Let’s talk about these differences in more detail now.
Brown Widow vs Black Widow Spider: Size
You may not notice the size differences between brown widow spiders and black widow spiders right off the bat, but there is a slight difference in their overall body lengths. For example, black widows grow slightly larger than brown widows on average, though you are unlikely to notice this unless you are looking at them side-by-side.
Brown widow spiders grow anywhere from a half inch to a full inch, while black widows average anywhere from one and a half inches to 2 inches in length. However, this is such a slight difference that you are unlikely to notice it, and either way, it produces a spider of medium to large size. The larger the spider, the less likely you are to mess with it!
Brown Widow vs Black Widow Spider: Location and Habitat
Both brown widow spiders and black widow spiders can be found in the same locations, but the black widow spider is more prolific than the brown widow spider overall. For example, you can find black widow spiders around the world, but brown widow spiders are found in tropical and subtropical regions, as well as a few outlying states in the United States.
In fact, brown widow spiders are found in more locations now than they have ever been in before, even as far west as California. The black widow is different from the brown widow in this way, as it has been found in every place on earth besides Antarctica.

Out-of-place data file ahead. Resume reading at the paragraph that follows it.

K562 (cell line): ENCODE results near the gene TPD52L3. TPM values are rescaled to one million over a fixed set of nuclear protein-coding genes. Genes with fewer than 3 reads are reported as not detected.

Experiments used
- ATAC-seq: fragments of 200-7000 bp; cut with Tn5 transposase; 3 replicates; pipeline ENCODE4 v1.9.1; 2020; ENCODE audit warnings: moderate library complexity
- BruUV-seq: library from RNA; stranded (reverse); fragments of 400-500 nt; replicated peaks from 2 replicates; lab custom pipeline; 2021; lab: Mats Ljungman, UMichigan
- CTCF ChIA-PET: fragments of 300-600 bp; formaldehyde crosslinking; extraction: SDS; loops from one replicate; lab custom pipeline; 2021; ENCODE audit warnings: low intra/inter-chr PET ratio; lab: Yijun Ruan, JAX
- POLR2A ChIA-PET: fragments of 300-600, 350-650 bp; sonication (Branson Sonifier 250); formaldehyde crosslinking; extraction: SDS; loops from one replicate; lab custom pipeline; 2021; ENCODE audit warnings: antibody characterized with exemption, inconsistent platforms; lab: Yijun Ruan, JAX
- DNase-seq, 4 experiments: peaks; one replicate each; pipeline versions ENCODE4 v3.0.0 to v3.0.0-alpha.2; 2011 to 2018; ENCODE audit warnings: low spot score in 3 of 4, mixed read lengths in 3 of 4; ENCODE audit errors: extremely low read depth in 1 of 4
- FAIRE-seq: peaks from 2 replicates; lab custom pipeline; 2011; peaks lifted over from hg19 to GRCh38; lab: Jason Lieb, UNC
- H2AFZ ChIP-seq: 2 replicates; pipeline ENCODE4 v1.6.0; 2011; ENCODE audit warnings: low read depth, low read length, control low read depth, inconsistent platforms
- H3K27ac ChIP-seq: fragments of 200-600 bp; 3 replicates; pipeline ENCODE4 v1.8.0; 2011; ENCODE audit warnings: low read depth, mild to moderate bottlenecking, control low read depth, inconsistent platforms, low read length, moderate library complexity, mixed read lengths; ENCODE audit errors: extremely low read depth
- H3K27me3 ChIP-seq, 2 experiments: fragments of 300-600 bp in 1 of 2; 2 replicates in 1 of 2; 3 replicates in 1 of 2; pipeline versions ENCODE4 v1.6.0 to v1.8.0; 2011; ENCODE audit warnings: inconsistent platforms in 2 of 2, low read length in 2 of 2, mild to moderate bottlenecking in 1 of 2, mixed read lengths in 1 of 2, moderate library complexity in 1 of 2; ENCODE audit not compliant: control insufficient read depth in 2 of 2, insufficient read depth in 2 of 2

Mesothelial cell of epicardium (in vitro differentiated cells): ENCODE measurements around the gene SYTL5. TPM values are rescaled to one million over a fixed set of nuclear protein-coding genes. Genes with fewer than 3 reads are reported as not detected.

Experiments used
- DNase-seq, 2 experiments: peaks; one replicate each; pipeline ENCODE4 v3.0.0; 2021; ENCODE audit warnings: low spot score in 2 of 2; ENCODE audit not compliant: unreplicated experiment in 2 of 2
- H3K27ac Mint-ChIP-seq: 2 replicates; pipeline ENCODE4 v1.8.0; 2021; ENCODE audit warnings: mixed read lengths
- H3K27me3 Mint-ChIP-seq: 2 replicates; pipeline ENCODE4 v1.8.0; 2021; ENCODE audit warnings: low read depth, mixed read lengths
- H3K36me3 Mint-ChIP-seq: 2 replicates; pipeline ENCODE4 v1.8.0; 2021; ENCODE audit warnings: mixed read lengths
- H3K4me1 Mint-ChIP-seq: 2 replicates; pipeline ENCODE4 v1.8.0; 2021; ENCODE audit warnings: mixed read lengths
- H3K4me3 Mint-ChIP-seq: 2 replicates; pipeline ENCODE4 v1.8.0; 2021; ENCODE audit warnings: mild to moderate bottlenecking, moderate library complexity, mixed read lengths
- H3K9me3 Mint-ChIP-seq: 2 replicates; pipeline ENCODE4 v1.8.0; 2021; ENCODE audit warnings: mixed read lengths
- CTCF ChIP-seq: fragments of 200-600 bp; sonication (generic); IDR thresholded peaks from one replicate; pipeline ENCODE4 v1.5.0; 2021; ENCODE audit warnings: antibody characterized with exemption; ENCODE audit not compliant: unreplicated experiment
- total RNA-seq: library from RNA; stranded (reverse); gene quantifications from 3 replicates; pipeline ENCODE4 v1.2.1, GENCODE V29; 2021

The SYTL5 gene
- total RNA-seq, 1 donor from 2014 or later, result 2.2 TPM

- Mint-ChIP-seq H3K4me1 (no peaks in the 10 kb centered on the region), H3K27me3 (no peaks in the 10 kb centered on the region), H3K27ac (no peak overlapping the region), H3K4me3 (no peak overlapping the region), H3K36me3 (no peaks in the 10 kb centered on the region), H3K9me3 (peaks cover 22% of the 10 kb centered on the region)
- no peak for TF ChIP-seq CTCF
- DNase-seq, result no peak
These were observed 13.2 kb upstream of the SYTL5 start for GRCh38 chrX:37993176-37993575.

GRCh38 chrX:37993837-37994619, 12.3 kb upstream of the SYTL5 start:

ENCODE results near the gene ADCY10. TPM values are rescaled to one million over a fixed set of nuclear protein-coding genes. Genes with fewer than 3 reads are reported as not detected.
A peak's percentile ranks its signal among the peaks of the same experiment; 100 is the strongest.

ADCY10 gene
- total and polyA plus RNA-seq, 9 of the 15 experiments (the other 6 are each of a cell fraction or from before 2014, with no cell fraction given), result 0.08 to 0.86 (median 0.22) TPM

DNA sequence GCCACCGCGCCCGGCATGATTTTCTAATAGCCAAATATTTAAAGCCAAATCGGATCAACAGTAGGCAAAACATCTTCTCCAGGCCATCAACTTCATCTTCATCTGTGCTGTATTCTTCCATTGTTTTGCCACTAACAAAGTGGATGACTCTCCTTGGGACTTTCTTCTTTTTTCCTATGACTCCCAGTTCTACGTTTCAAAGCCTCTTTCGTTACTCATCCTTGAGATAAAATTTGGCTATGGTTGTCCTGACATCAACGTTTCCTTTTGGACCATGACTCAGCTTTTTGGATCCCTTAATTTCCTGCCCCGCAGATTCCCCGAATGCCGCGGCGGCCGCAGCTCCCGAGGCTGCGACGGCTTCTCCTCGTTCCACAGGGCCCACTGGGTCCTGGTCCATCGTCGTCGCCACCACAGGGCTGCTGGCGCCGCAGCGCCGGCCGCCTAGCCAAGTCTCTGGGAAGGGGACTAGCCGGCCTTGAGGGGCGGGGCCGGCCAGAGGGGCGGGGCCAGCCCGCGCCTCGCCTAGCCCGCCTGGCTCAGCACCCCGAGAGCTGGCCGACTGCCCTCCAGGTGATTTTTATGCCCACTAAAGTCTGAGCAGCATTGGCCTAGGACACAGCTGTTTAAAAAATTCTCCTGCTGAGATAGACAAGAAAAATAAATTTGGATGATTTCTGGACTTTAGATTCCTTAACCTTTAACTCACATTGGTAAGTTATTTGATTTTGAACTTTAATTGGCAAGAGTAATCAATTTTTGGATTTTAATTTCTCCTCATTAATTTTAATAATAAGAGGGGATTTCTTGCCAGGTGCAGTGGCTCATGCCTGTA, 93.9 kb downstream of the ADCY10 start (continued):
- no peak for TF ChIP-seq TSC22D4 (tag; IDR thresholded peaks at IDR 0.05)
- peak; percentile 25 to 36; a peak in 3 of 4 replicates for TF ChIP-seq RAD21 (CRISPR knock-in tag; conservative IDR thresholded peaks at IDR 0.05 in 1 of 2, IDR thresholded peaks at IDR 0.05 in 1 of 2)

Brown widow spiders are often found in populated areas, often hiding beneath outdoor furniture or playsets, and the same could be said for black widows as well. However, black widows tend to choose natural hiding spots such as wood piles, or clutter found in undisturbed locations, such as attics or basements. They enjoy dry and well-lit areas, while brown widow spiders seek out darkness more often than not.
Brown Widow vs Black Widow Spider: Appearance
You can easily tell a brown widow spider from a black widow spider based on their appearance. If you hadn’t already guessed, the brown widow spider is covered in various shades of brown, while the black widow spider is a shiny jet-black color. The brown widow spider can have stripes of brown on its sides, along with stripes of red, while the black widow maintains a black coloring overall.